f) They are likely to read the above a-d points and agree that the usual and typical person is guilty of such things, but be convinced that they themselves are more objective than those other typical people.

Recognise any of that in yourself? Then you are likely to find these articles very useful and beneficial reading too:

1. Critical Thinking: Its Importance and Ways to Improve It.
2. Another Scientific Reason For Hypnotherapists to Abandon the Myth of the Unconscious Mind – Cognitive Bias.

The great news is that there is plenty that we can do about it.

We all need to start from a place where we are prepared and open-minded enough to admit our own biases, make it our aim to be fairer and to treat those with whom we disagree in the same way we would like to be treated ourselves. With that mindset truly in place, we can start to take some action.

Step One: Attempt to find some merit, however small it may be, in the news stories and articles that you are exposed to. Strive to develop an understanding of what is being attempted to be conveyed.

When discussing or debating, in addition to presenting and arguing with objective facts, also look to understand some of the deeper reasons why the other person feels and responds the way they are doing. They may have a story that underpins their belief system.

Step Two: Ask the question “What do I actually lose if I update or change some of my beliefs?”

Do I have a bias here? Do I have a need to be right? Do I have some loyalty keeping me in a particular mindset? Am I being stubborn? Do I fear the consequences of changing?

Step Three: Have you or do you label the people that you disagree with in derogatory ways? If you applied the same labels to yourself, would there be any truth in them? Would others agree with those labels being applied to you, do you think? How accurate do you think such labels are?

Have you referred to someone else as being closed to alternating perspectives, or being hypocritical? Are you seeing that in others because you wish to hide the fact that you are being that way?

Step Four: Cease with writing inflaming comments in divisive debates on social media networks. Look to enlighten if at all possible, but leaving your ego at the door and not being judgmental or trying to correct others. Consider how what you write effects those with opposing views.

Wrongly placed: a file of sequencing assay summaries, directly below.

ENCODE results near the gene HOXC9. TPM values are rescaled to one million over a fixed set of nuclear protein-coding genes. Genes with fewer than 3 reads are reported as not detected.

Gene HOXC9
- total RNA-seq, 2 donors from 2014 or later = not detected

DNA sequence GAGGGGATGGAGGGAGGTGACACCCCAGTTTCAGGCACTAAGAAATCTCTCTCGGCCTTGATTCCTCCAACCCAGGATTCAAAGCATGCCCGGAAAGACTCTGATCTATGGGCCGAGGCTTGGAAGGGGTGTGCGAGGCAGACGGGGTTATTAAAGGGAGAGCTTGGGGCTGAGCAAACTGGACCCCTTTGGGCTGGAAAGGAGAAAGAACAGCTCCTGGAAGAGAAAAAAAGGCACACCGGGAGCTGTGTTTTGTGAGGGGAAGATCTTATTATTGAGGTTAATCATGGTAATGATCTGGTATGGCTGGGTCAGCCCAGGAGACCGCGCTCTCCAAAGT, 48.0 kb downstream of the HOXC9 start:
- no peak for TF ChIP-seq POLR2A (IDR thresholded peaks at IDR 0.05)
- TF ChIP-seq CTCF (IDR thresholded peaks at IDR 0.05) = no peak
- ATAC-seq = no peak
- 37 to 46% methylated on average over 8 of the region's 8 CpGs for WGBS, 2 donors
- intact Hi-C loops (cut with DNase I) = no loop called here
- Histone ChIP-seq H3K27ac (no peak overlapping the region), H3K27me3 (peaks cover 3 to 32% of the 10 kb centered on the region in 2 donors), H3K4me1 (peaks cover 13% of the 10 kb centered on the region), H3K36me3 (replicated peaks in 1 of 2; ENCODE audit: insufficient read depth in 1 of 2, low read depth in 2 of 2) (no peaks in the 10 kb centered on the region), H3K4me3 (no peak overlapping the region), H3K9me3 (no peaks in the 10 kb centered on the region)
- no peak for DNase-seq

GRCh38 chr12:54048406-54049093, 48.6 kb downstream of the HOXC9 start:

Step Five: Use self-hypnosis, mindfulness, or other strategies that will help you to heighten your awareness of yourself honestly and objectively so that you can look to update what you do, open your own mind, recognise flaws and aim to make a major uplifting contribution to the lives of those that you come into contact with.

There is going to be much more Fake News coming our way, and the very subject is going to be in our newsfeed in coming weeks as the big FBI investigations into Russia’s involvement in the Trump/Clinton election start to unravel in the US. So how about we use it as an opportunity to hone how we think, how we appraise information and also how we communicate to others and heighten awareness of our own processes? I think we can use the Fake News to advance and rise up out of it all the better with the right mindset and approach to it.

1. Have bias, negative beliefs or poor thinking habits held you back and is it still doing so now? Do you need to learn how to develop better ways of thinking?
Coaching with Adam Eason Or Hypnotherapy with Adam Eason
2. Would you like a satisfying and meaningful career as a hypnotherapist helping others develop better thinking habits?
Adam Eason’s Anglo European training college.
3. Are you a hypnotherapist for whom bias, negative beliefs or poor thinking habits are negatively effecting the success of your business? Do you need to be more effective to fulfil your career ambitions?
Hypnotherapist Mentoring with Adam Eason.

Likewise, if you’d like to learn more about self-hypnosis, understand the evidence based principles of it from a scientific perspective and learn how to apply it to many areas of your life while having fun and in a safe environment and have the opportunity to test everything you learn, then come and join me for my one day seminar which does all that and more, have a read here: The Science of Self-Hypnosis Seminar.